Core habitats have long been acknowledged as a critical component for wildlife conservation. An area large enough to support a sustainable population is vital if we are to preserve wildlife. But the conservation community is beginning to focus on the habitat in between –the wildlife corridors that allow species to migrate between core habitats or to simply wander throughout their range.
Too often the protection of these essential habitats has been overlooked. The lack of protection for wildlife corridors can have an enormous impact on wildlife populations.
Fortunately, new advances in GPS tracking are helping wildlife biologists better understand the location and importance of wildlife corridors. The recently introduced Wildlife Corridors Conservation Act of 2019 could lead to the protection of these wildlife corridors at the federal level.
What Is a Wildlife Corridor?
A wildlife corridor is a distinct component of the landscape or seascape that provides habitat or ecological connectivity and allows for fish, wildlife or plant movement. Wildlife corridors provide wildlife with migratory pathways, increase genetic diversity, help reduce human-wildlife conflicts and can help reestablish populations in core habitats after a random catastrophic population loss (such as a wildfire).
One notable example is the wildlife corridor used by one population of Pronghorns in Wyoming. This population migrates from its breeding grounds in Grand Teton National Park to its wintering grounds near Pinedale, WY. The 150 mile trip is one of the longest terrestrial migrations in the Western Hemisphere. This corridor is critical to the survival of this population of Pronghorns and in some areas is as narrow as 350 feet! If this wildlife corridor is lost, we could lose the 300 member herd of Grand Teton Pronghorns. Fortunately, an effort called “Path of the Pronghorn” is beginning to successfully protect this critical wildlife corridor. This work includes underpasses and overpasses to reduce vehicle collisions, landowner outreach, wildlife friendly fencing, land preservation and more.
Loss of Wildlife Corridors are Detrimental
The loss of wildlife corridors can have very detrimental impacts on wildlife. According to research conducted by the University of Wyoming, Mule Deer suffer negative health effects when they lose their historic migration corridors, and this loss is a contributing factor to the decline of Mule Deer populations.
Conservationists are working to establish wildlife corridors around the world. Elephants Without Borders is seeking to establish elephant wildlife corridors in Angola, Botswana, Namibia and Zimbabwe. A jaguar wildlife corridor has been proposed from Mexico to Argentina. In Europe, a coalition of conservationists is seeking to establish a cross-continent wildlife corridor across the former Iron Curtain.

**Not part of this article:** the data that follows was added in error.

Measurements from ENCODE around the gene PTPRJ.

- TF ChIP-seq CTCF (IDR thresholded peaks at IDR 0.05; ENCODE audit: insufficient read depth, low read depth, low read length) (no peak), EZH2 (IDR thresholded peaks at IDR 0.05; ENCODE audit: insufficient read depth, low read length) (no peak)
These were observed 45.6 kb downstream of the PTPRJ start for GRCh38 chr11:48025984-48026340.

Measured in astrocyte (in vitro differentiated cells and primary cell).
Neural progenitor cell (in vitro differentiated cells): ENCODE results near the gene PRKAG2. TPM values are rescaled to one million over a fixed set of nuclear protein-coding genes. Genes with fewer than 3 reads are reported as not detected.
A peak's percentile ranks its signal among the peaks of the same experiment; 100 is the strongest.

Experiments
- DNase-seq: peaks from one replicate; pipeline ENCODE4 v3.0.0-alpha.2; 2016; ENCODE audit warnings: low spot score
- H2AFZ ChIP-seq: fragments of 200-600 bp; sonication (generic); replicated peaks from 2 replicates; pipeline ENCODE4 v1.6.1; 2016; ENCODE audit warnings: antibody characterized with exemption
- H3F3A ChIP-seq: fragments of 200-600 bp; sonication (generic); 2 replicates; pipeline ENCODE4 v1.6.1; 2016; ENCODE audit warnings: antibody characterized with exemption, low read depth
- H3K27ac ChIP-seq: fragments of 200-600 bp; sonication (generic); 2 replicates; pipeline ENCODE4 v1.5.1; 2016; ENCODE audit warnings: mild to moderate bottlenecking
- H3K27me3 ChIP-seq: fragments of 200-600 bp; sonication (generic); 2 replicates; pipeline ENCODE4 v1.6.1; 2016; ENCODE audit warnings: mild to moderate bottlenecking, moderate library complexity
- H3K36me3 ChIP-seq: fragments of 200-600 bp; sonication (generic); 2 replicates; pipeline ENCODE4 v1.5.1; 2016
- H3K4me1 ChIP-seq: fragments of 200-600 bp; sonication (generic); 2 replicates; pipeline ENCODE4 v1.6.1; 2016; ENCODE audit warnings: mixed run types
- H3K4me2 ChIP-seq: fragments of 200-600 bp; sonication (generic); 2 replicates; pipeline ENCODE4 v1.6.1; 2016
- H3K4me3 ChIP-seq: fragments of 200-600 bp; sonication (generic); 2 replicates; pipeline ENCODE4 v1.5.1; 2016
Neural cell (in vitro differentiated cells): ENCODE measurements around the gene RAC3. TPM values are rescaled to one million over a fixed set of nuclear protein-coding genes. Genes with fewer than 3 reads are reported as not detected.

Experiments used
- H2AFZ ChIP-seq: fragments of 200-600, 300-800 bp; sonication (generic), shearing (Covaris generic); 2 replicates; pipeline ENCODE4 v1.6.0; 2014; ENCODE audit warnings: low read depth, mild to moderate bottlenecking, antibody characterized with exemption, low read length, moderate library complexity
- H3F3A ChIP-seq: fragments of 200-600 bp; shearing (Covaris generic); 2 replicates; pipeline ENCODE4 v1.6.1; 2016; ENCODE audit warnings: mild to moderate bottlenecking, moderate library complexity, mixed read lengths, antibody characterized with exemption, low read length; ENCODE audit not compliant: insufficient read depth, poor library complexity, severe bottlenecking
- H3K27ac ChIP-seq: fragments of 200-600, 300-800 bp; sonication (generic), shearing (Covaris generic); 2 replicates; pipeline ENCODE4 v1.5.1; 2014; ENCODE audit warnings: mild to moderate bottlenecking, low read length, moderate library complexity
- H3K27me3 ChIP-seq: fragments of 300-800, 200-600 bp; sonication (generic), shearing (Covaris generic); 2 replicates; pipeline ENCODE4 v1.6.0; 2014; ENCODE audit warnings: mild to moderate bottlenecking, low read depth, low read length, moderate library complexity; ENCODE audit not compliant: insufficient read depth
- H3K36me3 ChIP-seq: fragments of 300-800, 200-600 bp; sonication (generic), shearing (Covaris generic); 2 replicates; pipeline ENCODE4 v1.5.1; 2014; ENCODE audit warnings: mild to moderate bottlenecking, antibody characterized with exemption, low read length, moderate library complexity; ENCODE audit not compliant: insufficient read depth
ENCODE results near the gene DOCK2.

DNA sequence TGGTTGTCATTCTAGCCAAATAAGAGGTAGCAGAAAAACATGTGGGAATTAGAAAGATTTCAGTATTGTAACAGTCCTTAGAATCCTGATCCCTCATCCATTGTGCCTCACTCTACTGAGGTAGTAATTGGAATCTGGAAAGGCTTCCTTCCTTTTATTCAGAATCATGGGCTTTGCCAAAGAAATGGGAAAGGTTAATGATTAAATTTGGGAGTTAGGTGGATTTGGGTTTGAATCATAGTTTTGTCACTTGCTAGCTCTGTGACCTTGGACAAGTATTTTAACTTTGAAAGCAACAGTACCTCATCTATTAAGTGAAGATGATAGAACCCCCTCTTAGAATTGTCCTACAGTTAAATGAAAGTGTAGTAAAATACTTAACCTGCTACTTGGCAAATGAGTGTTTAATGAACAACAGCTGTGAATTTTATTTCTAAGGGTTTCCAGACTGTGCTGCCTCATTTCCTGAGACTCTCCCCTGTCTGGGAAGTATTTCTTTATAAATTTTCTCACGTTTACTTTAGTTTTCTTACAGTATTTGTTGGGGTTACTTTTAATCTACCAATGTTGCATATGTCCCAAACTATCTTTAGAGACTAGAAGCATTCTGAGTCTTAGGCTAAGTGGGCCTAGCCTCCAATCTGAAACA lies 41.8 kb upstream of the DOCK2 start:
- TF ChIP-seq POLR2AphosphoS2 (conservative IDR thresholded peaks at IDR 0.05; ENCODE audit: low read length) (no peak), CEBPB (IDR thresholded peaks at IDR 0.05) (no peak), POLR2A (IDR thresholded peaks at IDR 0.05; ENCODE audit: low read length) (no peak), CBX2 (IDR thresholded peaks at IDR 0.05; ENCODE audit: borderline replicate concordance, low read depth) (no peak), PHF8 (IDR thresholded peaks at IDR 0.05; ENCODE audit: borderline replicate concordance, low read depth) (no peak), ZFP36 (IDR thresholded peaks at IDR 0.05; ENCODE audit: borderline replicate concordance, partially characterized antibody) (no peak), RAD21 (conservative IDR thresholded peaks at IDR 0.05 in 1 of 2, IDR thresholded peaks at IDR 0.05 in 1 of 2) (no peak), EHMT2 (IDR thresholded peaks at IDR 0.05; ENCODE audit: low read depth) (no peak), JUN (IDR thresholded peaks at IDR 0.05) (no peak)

Wildlife corridors need not be continental in scope nor focused on large, migrating mammals. In Vermont, state, federal and private agencies partnered to create a wildlife corridor that allows a wide variety of amphibians to safely cross under a state highway near Monkton, a journey of only a few yards but one that was proving far too costly for far too many individual frogs, salamanders and toads.
Wildlife Corridors Conservation Act:
On May 16, 2019, the Wildlife Corridors Conservation Act of 2019 was introduced into both the House of Representatives and the Senate. U.S. Representative Don Beyer (D-VA) and U.S. Senator Tom Udall (D-NM) introduced the legislation. Co-sponsors included U.S. Senators Kamala Harris (D-CA), Cory Booker (D-NJ), Jeff Merkley (D-OR), Ron Wyden (D-OR), Richard Blumenthal (D-CT), Bernie Sanders (D-VT), Sheldon Whitehouse (D-RI) and Jon Tester (D-MT). Rep. Vern Buchanan (R-FL) co-sponsored the legislation in the House of Representatives.
The legislation calls for the following measures:
- the designation of national wildlife corridors by federal agencies on federal land to help reduce public and wildlife conflict;
- the establishment of a grant program to fund voluntary conservation efforts on private land and Tribal lands;
- the establishment of regional councils to identify priority regional projects on non-federal lands;
- the establishment of a National Coordination Committee to develop a national plan to protect wildlife corridors;